How Spain became the world leader in organ transplants

In the next few hours he will receive a healthy kidney thanks to a pioneering system that has made Spain the world leader in organ transplants for the past 25 years.

How Spain became the world leader in organ transplants

World Bulletin / News Desk

Juan Benito Druet has just learned that his life may be about to change.

"We don't know what will happen. but you have to take a chance," said Druet, 63, a reserved and moustachioed boilermaker, as he lays in his bed at Madrid's La Paz hospital.

Hospital staff try to reassure him by telling him organ transplants are carried out every day in Spain.

Doctors performed 4,818 transplants last year, including 2,994 kidney transplants, according to the health ministry's National Transplant Organisation (ONT).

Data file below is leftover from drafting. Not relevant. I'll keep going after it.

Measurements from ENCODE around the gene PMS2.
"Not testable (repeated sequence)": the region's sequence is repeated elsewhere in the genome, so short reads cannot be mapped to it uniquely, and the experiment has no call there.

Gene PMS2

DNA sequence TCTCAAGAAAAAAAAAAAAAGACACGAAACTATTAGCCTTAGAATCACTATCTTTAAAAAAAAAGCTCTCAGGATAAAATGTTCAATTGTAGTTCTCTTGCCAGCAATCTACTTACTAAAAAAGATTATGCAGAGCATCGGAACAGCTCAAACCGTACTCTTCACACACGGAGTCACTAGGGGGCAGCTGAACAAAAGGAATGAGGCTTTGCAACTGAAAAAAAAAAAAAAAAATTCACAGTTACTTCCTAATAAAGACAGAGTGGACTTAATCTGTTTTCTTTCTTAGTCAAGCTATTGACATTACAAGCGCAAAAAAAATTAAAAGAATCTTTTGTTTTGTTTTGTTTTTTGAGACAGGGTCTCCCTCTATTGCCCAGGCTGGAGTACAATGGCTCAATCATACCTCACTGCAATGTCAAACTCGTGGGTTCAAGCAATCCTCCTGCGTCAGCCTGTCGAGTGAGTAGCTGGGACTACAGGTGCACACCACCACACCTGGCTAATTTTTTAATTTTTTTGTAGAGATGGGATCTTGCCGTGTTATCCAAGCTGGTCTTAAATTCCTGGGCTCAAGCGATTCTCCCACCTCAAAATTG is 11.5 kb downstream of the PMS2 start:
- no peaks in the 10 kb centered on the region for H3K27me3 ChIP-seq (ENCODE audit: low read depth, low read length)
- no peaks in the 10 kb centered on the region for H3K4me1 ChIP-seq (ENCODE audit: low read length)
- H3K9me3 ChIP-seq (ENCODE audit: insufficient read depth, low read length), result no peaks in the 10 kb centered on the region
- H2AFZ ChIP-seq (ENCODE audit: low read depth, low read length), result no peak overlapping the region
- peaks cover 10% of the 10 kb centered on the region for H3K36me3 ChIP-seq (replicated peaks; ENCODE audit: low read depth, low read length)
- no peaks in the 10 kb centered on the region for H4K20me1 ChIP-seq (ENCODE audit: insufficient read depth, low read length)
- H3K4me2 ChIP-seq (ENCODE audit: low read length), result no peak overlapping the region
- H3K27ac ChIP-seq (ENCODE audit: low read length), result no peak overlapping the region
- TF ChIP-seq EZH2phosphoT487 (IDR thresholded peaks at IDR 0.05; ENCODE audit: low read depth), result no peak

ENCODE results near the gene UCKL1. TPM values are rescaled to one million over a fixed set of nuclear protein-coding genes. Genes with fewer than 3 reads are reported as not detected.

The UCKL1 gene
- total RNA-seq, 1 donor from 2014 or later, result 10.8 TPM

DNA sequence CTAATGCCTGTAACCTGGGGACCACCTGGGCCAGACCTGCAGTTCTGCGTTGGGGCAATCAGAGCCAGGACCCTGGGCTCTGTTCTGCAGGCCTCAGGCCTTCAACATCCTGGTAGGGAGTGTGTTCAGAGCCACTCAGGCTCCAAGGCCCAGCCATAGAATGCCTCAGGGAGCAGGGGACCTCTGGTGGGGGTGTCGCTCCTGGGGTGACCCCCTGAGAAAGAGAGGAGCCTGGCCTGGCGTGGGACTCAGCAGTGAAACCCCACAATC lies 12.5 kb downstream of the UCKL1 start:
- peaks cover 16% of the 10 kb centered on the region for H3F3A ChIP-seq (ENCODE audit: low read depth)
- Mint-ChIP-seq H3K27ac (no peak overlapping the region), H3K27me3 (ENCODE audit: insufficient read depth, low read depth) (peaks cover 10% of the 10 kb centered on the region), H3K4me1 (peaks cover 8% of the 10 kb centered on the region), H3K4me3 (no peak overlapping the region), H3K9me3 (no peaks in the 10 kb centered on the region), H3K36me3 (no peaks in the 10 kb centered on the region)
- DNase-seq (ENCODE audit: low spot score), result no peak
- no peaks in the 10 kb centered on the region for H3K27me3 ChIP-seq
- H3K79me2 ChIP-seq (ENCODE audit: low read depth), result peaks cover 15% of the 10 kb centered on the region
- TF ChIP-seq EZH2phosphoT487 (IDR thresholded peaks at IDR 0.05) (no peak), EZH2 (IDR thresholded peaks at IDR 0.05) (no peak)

That means there were 43.4 organ donors per million inhabitants last year, a world record, up from 40.2 donors in 2015.

By comparison in the United States there were just 28.2 donors per million inhabitants in 2015, 28.1 in France and 10.9 in Germany, according to the Council of Europe.

"It is even better than if we had won the jackpot in the lottery," says Druet's wife Jeronima, 60, as she sits close to him along with the couple's two adult children.

Now she dreams of going on a cruise with her husband, something impossible as long as he needed to be hooked to a 15-kilo (33-pound) kidney dialysis machine every night to filter his blood.

Güncelleme Tarihi: 17 Nisan 2017, 10:08